Carbondale might not have been a logical place to put a major hub of higher education. But it was what Delyte W. Morris, the energetic visionary who created Southern Illinois University, had available.
The site, among farms and coal mines three-fourths of the way down from Springfield to Cairo, did make sense for the school’s beginning in 1869 as the second of Illinois’ “normal schools.” Those were colleges scattered around the state to train teachers.
In fact, it was still the Southern Illinois Normal College when Morris, a professor at Ohio State University, took the job as president in 1948.
Morris pushed the school’s rapid growth to fill a personal commitment of making quality higher education locally available to more than just fledgling teachers. The region certainly did lack such opportunity. But the community was – and is – relatively isolated and sparsely populated.
SIU at Carbondale grew to a peak enrollment of 24,869 in 1991, with a wide variety of programs. There was easy access to Chicago by rail, and eventually via Interstate 57. By 1970, it had a medical school, and by 1972, a law school.
I don’t think Morris ever intended to eclipse Carbondale when he looked up 100 miles toward Metro East, at the time another under-served area. Despite proximity to pricey private institutions in the St. Louis area, there was no affordable state university nearby. By 1957, SIU was offering limited classes in East St. Louis and Alton.
A bond issue in 1960 financed a major new SIU campus that opened at the southwest edge of Edwardsville five years later. It seemed no threat to the Carbondale mothership.
SIUE was at first a commuter school, offering economical four-year degrees mainly to the locals, with a semblance of the college social experience optional. In my time there, 1968-70, many students came only for classes.
SIUC, with a reputation for solid academics and research (and yes, hardy partying), enrolled people from across the U.S. and abroad.
The campuses are physically quite different.
If SIUC is hidden out on the prairie, it is at least integrated with the businesses and homes of the city. The place feels like a small-scale University of Illinois at Urbana-Champaign, or University of Missouri at Columbia.
SIUE, by contrast, is hidden in the middle of a metro area, centered in its own, 2,660-acre domain. Major highways only skirt the edges. It would be easily possible to spend a lifetime living, working and shopping in Edwardsville without ever seeing one of the university’s main buildings.
The two campuses operated at first as a single university, always with some rivalries. In my days there, SIUE was feisty but resignedly subservient. Beginning in the late 1960s came some autonomy. Still sharing a name and board of trustees and central governance, the campuses began to have separate budgets and strategies.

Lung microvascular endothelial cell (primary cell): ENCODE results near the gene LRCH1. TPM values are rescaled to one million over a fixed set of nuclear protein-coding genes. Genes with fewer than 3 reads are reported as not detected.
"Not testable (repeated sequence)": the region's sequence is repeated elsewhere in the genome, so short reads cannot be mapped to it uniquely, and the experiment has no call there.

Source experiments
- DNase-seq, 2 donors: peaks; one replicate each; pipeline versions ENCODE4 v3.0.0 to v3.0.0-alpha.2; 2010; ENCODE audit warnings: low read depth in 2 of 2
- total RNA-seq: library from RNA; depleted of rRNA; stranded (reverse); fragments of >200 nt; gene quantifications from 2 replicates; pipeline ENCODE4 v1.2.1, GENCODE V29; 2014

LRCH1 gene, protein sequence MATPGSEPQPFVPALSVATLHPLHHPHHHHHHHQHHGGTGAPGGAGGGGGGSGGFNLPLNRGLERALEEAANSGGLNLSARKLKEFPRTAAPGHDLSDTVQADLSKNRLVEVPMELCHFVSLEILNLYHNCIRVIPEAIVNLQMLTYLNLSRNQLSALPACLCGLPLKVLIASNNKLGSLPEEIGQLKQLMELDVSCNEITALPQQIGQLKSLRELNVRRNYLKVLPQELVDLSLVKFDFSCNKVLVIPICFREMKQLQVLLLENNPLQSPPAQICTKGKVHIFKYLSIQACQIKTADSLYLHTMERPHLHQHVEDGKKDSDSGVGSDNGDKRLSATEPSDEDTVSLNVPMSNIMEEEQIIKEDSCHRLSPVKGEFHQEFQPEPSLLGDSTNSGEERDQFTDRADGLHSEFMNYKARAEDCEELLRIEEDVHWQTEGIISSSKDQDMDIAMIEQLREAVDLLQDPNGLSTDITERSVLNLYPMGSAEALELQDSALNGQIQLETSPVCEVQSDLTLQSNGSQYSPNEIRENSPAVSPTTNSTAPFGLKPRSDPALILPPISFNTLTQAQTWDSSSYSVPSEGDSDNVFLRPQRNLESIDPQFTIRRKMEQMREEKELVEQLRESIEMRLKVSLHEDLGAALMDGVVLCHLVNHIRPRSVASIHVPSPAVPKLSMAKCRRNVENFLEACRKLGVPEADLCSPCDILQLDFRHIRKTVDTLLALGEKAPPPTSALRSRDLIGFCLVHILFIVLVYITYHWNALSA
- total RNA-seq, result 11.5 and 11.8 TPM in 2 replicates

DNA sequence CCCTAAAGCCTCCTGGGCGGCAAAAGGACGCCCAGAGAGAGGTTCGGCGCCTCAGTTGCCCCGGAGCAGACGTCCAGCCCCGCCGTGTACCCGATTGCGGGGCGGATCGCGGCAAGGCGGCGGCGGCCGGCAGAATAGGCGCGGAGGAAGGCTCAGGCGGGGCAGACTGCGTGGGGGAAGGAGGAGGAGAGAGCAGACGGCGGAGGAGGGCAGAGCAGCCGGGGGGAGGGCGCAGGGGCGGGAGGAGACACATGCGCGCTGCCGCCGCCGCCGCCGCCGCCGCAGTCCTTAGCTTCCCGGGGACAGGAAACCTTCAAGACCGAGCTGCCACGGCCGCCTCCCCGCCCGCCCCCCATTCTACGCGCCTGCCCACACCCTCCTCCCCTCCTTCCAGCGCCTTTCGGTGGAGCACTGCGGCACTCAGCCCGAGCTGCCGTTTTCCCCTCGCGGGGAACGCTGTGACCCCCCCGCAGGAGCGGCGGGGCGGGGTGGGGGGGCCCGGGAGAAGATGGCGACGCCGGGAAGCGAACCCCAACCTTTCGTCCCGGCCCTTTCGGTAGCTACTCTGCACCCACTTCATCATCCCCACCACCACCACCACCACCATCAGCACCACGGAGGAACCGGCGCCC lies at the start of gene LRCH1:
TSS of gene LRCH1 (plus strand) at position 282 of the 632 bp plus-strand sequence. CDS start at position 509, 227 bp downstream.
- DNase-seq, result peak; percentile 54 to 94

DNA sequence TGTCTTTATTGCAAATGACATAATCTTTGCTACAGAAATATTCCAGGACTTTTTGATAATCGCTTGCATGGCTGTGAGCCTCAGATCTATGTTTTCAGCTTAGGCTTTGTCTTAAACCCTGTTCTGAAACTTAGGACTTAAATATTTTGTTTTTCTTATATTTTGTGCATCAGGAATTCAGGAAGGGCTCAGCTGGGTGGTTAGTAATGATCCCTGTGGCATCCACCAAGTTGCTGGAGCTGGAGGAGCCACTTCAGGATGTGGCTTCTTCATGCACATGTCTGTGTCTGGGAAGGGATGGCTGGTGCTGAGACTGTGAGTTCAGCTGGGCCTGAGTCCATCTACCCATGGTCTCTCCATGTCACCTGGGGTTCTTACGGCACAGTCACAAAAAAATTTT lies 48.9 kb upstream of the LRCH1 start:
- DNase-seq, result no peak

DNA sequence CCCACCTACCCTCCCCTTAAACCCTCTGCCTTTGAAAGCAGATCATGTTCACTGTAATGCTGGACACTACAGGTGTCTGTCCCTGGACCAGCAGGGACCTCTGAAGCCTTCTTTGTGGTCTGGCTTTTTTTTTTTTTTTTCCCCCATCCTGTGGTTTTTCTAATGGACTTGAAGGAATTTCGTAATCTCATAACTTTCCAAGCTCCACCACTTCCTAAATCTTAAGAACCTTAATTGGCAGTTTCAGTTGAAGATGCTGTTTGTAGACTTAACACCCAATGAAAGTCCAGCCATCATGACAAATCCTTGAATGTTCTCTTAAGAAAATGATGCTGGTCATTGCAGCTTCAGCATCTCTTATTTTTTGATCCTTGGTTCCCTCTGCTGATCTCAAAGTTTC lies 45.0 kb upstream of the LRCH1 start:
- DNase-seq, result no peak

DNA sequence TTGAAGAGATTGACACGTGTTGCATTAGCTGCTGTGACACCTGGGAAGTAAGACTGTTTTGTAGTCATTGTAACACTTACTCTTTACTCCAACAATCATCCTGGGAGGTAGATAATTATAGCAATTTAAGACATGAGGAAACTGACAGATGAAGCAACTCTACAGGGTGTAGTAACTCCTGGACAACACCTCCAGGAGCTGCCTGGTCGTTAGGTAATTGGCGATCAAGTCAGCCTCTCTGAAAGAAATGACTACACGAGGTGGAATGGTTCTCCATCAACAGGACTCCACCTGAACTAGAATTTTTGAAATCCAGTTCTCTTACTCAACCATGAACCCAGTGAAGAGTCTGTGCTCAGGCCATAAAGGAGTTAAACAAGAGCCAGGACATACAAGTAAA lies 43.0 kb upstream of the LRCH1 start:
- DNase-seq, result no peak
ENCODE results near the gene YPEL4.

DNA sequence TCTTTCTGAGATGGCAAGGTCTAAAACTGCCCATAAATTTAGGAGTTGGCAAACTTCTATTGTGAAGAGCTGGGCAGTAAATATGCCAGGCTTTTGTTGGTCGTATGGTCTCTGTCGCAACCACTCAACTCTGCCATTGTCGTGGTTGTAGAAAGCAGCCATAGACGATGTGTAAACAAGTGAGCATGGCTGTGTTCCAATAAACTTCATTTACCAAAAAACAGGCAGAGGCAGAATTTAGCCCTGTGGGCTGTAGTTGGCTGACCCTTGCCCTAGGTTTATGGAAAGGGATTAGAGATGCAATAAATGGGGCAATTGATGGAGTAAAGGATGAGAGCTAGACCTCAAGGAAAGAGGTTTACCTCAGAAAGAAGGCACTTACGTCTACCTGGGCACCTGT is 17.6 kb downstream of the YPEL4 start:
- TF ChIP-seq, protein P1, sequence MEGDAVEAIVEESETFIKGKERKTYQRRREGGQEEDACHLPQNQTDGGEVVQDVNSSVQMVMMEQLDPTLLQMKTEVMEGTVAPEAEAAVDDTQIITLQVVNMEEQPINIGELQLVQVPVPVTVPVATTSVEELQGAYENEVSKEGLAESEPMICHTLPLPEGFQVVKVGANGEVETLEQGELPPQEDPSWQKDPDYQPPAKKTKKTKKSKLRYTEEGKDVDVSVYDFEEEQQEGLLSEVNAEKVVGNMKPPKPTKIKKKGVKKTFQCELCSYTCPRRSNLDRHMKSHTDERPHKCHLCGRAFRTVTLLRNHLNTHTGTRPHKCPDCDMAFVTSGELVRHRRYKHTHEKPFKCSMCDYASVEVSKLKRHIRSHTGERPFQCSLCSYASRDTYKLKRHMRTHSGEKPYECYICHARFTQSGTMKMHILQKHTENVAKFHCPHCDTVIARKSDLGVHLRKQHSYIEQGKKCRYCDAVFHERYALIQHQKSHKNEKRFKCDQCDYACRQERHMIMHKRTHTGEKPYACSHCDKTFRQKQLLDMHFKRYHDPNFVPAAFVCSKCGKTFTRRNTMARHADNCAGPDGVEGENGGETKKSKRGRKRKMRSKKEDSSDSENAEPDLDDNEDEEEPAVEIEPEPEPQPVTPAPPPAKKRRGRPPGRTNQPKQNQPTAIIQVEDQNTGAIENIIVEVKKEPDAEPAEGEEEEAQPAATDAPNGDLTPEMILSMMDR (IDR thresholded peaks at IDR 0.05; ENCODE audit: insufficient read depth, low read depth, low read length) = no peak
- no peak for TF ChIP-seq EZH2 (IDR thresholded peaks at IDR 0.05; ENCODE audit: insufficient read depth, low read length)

Over time, SIUE grew more robust while SIUC consistently lost students. Last fall, their enrollments (13,796 and 14,554 respectively) were fewer than 760 students apart. There are projections that SIUE might take the lead later this year.
I touched on their change of fortunes when I wrote a year ago about SIUC needing to borrow operating money from SIUE.
A financial controversy flared earlier this month when the SIU Board of Trustees, which still governs both, rejected a proposal to move $5.1 million from SIUC to SIUE. The SIUE chancellor, Randy Pembrook, complained that his campus was denied “an equitable distribution” of state funds.
Hence, state Rep. Jay Hoffman, D-Swansea, again offered legislation (HB 5861) to divorce the schools once and for all, with effectively the same names but separate boards of trustees. (Similar bills went nowhere in 2003, 2005 and 2013.)
SIUC surely would bristle at divorce terms suggesting it keep its law school but cede the medical school to SIUE, which already has dental, nursing and pharmaceutical degrees.
Some argue that having the second largest enrollment among the nine state universities provides the combined SIU with clout in Springfield. I don’t know. If split, SIUC and SIUE still would be fourth and fifth among 10 (behind the University of Illinois, Illinois State and Northern).
There is another bill (HB 5860), from state Rep. Monica Bristow, D-Alton, to keep the union and reconstitute the board with seven voting members selected by the governor. Six would have to be former SIU students, split equally between the two campuses, and the remaining one could not have attended either place. I fear that such a plan would just entrench the divisions and overly empower the tiebreaker.
At this point, I lean on my memory of the late President Morris, whom I knew a little, for what the father of it all might think. These institutions were like his children. He loved and nurtured them, and approached their bickering with fatherly wisdom. He worked hard to see both thrive. Would he want them separated? I think not.
But Morris is long gone, and this is less a decision of sentiment than of practicality and politics. If Carbondale’s slide truly imperils Edwardsville’s success, it is time. But I don’t think we’ve seen the data to prove that yet.
002-Coll RT,19-Legal,22-Talk,HE 2 Coalition,HE Blog,E Chris-Trav
Region: Metro East,Feeds,State,Local,City: St. Louis, MO
April 18, 2018 at 04:40PM